He explains that Washington, like many of the states in the Alliance, is leading the way on clean energy as they have done for several decades now. His state has the “only absolute binding carbon cap, an economy-wide cap, in the United States,” along with a Clean Air Law.
“We have a clean energy institute working on new technologies, a clean energy development fund working very closely with businesses large and small, we are electrifying our transportation system – making it easier for electric cars,” Inslee notes. “We are moving forward on a whole spectrum of clean energy policies.”
“The point is that we are entirely free to execute measures like that in conjunction with the rest of the world, and there’s no need to go around that because the President doesn’t have the capability to create a blockage to it.”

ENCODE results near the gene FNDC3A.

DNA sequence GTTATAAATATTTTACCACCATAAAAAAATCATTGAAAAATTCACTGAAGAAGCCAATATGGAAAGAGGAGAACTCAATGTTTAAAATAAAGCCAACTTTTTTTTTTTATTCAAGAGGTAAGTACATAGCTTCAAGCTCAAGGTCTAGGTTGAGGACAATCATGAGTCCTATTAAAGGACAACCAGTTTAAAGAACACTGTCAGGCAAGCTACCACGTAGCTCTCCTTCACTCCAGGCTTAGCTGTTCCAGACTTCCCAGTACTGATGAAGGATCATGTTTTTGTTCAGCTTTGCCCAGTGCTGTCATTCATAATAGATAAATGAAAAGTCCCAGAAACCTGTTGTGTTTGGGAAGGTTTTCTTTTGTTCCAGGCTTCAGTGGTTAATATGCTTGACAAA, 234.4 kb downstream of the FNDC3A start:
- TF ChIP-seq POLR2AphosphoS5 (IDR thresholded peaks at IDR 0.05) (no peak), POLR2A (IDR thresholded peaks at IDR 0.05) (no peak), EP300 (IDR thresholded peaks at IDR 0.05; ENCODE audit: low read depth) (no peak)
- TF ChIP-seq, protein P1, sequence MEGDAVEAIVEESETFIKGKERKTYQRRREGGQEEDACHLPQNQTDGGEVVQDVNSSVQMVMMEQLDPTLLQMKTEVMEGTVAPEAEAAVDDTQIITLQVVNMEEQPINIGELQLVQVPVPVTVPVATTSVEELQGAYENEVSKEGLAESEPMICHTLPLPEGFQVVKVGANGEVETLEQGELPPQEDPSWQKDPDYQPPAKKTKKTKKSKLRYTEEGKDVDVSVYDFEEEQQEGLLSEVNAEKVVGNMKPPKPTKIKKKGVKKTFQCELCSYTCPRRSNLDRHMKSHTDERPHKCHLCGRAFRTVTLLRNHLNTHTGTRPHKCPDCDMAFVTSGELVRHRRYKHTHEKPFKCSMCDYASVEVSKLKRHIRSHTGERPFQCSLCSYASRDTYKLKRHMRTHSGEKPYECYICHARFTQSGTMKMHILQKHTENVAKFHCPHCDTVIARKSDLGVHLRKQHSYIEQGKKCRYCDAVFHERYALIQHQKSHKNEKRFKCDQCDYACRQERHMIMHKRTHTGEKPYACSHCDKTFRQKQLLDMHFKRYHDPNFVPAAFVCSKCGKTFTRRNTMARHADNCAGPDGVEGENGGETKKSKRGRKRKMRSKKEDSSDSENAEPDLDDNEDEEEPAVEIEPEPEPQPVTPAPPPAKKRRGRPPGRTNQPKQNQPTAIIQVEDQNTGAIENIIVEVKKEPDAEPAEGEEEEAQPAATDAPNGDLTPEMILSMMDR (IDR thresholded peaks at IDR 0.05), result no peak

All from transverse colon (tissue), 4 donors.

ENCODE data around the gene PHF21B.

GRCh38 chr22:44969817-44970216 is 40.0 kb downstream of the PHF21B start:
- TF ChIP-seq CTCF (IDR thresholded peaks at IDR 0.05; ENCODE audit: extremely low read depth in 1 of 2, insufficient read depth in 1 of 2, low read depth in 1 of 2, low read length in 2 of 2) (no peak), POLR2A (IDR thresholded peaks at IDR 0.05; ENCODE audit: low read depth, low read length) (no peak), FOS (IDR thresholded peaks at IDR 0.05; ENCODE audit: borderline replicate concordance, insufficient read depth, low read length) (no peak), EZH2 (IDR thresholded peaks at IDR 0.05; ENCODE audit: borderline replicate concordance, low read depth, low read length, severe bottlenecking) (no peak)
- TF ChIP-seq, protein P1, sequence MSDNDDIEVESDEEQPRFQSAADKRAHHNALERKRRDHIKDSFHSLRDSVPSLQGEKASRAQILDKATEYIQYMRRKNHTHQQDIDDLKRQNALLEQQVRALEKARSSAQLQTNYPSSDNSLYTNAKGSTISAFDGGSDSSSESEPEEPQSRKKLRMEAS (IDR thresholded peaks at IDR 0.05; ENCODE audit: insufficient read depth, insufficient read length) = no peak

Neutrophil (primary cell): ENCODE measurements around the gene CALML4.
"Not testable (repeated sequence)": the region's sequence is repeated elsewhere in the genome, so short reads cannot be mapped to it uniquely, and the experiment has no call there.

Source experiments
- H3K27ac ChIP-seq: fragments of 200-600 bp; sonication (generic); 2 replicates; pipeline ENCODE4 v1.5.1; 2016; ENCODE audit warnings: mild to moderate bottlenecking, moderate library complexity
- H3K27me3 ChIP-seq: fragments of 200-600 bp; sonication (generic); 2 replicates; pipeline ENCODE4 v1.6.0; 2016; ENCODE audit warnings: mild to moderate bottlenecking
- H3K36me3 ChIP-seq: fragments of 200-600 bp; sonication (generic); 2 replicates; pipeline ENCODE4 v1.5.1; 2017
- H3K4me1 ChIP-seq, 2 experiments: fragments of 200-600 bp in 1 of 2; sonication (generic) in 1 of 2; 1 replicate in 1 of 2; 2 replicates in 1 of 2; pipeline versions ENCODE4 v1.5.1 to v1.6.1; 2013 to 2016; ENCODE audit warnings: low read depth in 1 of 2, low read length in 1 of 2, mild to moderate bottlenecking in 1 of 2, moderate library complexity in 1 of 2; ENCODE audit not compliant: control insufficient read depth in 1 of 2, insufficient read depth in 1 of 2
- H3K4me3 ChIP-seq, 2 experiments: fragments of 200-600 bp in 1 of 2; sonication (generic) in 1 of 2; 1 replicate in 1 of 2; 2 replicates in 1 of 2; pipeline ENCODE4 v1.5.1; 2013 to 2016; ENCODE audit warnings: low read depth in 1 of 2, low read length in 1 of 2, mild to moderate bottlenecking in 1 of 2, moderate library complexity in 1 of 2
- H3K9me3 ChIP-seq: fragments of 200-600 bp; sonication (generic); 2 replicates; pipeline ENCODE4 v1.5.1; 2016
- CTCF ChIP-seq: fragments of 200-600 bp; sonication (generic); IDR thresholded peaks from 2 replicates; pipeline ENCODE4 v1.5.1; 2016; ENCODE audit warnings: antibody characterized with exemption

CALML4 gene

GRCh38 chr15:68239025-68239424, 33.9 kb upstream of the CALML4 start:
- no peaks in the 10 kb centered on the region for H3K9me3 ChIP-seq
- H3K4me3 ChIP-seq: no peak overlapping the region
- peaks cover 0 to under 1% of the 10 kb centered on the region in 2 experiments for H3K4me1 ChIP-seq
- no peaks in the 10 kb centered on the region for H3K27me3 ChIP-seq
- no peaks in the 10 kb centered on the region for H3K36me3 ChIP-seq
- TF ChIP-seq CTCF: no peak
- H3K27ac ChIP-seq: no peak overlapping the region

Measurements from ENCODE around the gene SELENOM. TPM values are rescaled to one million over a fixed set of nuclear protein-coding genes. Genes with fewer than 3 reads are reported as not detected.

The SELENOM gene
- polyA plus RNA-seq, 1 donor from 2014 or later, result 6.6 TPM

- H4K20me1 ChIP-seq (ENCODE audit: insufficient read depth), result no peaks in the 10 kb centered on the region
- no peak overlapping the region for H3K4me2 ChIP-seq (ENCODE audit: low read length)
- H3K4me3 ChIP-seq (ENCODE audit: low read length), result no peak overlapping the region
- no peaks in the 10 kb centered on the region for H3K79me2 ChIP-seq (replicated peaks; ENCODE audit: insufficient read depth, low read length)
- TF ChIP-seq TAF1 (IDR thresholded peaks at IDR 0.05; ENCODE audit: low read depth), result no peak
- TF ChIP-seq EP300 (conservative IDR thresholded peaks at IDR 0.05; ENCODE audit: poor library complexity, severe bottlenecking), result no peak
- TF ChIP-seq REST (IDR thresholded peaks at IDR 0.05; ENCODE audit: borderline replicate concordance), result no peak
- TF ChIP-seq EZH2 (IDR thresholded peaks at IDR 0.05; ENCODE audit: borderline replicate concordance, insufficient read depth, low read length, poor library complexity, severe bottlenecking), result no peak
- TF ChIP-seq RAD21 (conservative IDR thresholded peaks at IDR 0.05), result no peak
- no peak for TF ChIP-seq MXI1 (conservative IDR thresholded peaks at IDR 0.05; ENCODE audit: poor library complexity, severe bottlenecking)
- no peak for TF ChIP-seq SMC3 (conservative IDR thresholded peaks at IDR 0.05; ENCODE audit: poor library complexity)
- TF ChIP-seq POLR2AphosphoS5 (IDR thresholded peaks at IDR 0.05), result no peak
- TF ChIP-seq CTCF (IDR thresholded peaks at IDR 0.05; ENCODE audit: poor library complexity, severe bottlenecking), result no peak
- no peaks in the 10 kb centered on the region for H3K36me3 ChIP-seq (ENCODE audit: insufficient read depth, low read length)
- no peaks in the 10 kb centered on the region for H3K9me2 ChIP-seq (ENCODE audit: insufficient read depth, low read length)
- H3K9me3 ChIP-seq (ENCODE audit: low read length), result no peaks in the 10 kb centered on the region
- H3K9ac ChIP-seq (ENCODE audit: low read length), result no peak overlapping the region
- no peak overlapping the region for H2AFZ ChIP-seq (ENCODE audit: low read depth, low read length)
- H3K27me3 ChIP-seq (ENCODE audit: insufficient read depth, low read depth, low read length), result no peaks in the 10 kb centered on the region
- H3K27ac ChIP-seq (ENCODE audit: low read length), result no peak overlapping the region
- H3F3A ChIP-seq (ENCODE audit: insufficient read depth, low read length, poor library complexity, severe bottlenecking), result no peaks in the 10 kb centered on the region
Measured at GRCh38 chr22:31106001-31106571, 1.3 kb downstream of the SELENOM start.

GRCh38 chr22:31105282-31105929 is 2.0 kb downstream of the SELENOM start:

Inslee sees the President as someone who isn’t fighting against climate change science and preventative measures, but rather someone who has simply given up the fight before it’s even begun. “He’s run up the white flag of surrender for climate change,” he tells us, before making another characteristically vivid comparison.
“We know that he’s taken rank with the flat earth society – so we in the Alliance can control our own destiny.”
Inslee has always been avowedly pro-science. He speaks of how, when he was still a member of Congress, he managed to get appropriations to help fund LIGO, the groundbreaking facility that confirmed the existence of gravitational waves for the first time back in 2016.
Climate change has always been on the radar, and he’s even penned a book on the subject, Apollo’s Fire, and what can be done to push back. His co-chairing of the Alliance, then, was a no-brainer.